Barbara doesn't realize that Frankie overheard her. When school starts, Frankie realizes that he'll never be able to have his favorite sandwich for lunch and he's mad about that. When Frankie discovers that it is Doug who has the peanut allergy, he decides to make him pay. Frankie starts to harass and bully Doug every chance he gets. One day, he sneaks a bit of peanut butter into school in his backpack and smears it on Doug's pencil. Doug picks up the pencil and writes with it for a few seconds before he realizes that it has peanut butter on it. Doug has an allergic reaction and is rushed to the hospital.
The Food Allergy & Anaphylaxis Network reports that in the U.S., food allergy is the leading cause of anaphylaxis (a severe allergic reaction) outside the hospital setting. Recent analysis of data from U.S. hospital emergency departments also estimates that out of 20,821 visits, anaphylaxis (including 520 hospitalizations) due to a food allergy counted for 2,333 visits in just a two-month period.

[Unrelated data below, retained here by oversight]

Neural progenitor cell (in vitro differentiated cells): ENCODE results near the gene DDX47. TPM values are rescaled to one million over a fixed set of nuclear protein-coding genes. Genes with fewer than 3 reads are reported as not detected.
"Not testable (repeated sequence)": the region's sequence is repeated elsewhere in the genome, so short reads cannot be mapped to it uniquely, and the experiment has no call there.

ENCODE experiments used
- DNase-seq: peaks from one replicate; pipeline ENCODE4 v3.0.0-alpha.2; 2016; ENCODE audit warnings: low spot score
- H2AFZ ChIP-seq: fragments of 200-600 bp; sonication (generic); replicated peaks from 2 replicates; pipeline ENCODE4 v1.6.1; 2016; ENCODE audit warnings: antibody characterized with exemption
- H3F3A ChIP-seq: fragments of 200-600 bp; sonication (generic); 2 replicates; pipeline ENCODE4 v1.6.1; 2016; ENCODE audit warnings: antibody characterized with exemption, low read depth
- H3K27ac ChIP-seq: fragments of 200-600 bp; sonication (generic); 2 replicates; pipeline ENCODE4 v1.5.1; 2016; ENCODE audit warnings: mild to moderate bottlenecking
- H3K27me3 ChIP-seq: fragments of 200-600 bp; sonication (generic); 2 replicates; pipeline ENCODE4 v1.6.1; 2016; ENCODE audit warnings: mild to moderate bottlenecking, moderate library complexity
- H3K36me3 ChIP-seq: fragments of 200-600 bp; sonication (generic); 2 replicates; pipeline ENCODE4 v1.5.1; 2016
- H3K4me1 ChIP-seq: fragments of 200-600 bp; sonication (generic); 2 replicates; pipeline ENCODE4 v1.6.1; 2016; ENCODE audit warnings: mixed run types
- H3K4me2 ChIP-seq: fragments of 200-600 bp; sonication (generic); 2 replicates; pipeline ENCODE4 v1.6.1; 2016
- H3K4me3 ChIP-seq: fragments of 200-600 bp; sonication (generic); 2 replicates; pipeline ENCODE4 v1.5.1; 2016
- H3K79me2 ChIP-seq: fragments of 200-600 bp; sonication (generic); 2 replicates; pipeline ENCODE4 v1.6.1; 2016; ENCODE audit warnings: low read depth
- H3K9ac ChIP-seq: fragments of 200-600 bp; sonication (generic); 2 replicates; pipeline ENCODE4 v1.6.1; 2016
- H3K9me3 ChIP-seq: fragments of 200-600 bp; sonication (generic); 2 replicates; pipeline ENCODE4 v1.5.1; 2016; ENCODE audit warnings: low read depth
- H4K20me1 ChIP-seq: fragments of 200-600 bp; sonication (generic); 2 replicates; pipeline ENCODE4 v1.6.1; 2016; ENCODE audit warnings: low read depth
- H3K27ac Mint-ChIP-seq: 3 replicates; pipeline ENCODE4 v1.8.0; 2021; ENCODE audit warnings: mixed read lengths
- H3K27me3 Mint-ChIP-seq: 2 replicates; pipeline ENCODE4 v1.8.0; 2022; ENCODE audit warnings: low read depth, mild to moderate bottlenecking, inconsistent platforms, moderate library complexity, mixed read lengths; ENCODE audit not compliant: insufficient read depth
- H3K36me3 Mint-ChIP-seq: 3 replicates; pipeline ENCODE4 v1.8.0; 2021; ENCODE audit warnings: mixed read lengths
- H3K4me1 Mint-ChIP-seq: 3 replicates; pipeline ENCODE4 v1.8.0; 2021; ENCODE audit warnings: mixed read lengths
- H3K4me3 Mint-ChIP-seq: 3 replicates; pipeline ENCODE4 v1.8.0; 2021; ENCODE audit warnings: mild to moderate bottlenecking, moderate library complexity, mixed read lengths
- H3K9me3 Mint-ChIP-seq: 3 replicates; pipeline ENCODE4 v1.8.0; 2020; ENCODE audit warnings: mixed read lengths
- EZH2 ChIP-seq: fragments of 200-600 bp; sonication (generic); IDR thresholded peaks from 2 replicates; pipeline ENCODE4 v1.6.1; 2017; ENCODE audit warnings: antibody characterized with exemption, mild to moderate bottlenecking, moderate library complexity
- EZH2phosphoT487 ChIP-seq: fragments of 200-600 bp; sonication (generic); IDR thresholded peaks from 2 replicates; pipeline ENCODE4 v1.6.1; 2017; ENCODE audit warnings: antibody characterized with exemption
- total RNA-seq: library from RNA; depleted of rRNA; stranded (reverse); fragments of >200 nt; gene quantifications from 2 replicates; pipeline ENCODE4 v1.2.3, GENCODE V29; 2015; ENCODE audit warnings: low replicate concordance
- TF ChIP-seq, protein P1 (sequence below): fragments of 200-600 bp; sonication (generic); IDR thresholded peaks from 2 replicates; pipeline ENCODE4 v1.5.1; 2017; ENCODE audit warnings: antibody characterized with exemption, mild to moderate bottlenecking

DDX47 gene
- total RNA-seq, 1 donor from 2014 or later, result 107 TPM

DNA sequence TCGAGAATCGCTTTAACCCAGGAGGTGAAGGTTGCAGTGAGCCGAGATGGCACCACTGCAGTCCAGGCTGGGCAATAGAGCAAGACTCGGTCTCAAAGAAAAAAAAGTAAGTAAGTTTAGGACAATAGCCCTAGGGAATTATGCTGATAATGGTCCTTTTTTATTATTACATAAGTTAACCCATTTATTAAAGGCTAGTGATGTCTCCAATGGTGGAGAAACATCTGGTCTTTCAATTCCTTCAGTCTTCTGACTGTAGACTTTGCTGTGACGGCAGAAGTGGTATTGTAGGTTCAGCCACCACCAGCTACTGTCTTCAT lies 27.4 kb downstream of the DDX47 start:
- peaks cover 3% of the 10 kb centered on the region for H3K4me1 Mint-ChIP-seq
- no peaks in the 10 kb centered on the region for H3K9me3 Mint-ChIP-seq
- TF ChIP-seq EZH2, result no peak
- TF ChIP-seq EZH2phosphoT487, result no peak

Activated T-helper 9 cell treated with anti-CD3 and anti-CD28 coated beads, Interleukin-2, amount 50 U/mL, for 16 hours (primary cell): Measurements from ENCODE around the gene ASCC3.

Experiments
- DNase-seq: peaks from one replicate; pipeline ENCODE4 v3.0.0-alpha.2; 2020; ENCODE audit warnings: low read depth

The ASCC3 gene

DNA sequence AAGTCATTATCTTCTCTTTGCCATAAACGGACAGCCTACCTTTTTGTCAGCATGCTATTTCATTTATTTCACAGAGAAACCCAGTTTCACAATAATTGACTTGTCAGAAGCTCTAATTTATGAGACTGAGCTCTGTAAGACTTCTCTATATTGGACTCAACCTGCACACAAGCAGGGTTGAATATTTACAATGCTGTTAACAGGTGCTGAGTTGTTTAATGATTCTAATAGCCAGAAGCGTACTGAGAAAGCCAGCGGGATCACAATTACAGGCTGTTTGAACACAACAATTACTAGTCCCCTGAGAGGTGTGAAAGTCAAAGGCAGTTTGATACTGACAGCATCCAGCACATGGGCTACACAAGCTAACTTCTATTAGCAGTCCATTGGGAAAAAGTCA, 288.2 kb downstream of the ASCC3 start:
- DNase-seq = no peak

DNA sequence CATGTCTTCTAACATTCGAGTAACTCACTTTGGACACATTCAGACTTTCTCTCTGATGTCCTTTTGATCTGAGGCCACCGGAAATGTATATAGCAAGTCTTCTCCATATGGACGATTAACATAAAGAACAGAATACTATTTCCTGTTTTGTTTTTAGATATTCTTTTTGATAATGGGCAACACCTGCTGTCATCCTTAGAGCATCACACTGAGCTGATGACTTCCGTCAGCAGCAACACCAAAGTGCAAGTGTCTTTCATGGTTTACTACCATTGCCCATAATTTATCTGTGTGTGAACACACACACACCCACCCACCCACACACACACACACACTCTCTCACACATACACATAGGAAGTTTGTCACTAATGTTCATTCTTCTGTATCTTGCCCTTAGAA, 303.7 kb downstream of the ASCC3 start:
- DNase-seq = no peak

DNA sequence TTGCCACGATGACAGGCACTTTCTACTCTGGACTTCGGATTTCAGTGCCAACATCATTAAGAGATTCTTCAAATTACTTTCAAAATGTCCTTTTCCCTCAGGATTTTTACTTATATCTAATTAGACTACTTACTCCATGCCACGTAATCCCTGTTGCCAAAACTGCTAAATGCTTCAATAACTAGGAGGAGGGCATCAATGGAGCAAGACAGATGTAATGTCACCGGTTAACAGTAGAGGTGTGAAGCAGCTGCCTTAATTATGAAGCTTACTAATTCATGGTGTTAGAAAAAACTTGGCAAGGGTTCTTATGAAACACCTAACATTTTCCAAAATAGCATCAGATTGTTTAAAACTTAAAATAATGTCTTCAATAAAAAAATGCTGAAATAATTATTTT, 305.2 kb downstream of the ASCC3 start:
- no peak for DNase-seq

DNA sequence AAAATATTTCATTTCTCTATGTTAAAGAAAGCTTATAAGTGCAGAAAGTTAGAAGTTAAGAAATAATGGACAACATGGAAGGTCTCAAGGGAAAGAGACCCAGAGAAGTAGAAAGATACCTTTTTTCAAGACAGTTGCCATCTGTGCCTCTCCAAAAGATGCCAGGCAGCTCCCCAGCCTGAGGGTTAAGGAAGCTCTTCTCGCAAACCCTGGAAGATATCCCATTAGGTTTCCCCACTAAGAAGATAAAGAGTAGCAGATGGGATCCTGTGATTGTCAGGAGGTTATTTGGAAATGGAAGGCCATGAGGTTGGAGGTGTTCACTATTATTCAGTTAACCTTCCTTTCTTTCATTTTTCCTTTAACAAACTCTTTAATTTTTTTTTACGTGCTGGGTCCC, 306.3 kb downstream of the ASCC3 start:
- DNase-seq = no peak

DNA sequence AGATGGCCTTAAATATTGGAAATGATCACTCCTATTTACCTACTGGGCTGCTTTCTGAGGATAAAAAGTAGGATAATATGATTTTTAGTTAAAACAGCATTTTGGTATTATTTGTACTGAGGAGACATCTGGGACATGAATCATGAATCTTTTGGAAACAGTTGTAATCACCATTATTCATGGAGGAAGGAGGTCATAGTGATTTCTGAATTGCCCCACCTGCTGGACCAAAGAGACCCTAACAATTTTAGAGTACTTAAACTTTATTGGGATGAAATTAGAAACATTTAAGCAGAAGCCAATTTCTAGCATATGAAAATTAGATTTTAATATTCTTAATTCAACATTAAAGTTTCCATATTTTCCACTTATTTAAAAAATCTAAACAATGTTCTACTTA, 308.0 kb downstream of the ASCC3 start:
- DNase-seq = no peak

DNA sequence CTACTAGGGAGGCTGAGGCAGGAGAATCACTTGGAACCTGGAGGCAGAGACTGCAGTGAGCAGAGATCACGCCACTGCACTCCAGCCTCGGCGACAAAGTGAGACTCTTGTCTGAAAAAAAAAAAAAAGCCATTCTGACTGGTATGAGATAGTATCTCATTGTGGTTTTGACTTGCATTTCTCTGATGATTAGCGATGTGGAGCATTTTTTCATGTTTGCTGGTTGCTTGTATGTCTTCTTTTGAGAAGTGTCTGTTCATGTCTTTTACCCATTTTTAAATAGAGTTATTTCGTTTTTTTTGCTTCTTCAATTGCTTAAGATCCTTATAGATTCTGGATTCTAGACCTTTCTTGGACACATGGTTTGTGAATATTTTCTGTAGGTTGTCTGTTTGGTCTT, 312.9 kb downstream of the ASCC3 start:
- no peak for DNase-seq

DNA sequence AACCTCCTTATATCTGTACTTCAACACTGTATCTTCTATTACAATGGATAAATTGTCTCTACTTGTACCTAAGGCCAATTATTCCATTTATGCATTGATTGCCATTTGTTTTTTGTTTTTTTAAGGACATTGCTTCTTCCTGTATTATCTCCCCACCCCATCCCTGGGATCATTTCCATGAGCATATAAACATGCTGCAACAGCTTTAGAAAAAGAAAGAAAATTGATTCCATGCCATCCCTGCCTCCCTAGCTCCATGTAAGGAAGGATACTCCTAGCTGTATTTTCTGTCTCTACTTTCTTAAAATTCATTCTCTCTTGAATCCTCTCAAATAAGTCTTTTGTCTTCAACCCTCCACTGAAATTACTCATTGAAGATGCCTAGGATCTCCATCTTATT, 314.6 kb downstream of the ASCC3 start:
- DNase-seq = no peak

The problem with this scenario is that the very children who should be protected are being targeted and picked on for things that are beyond their control. A child with an allergy is not responsible for that allergy, and nothing he does will get rid of it.
When parents fail to educate their kids on the necessity of helping to ensure vulnerable kids' safety — or worse, when they ridicule or bully those kids — significant damage can occur. Kids wind up not knowing the severe and life-threatening impact their bullying and irresponsible behavior can have on their victim.
Kids might think that an allergic child might get a rash or be wheezy for a while or have a stomach ache. And it's true that many kids who have allergies have symptoms that are mild or bothersome, such as a runny nose, itchy throat, throat tightness, shortness of breath, hives, wheezing, cough, nausea, vomiting, stomach pain, or diarrhea. Some kids may not realize that an allergic child can die as a result of exposure to certain foods. And if they do know the potential consequences of their actions and choose to taunt and threaten allergic kids with the food they are allergic to, they are engaging in criminal behavior.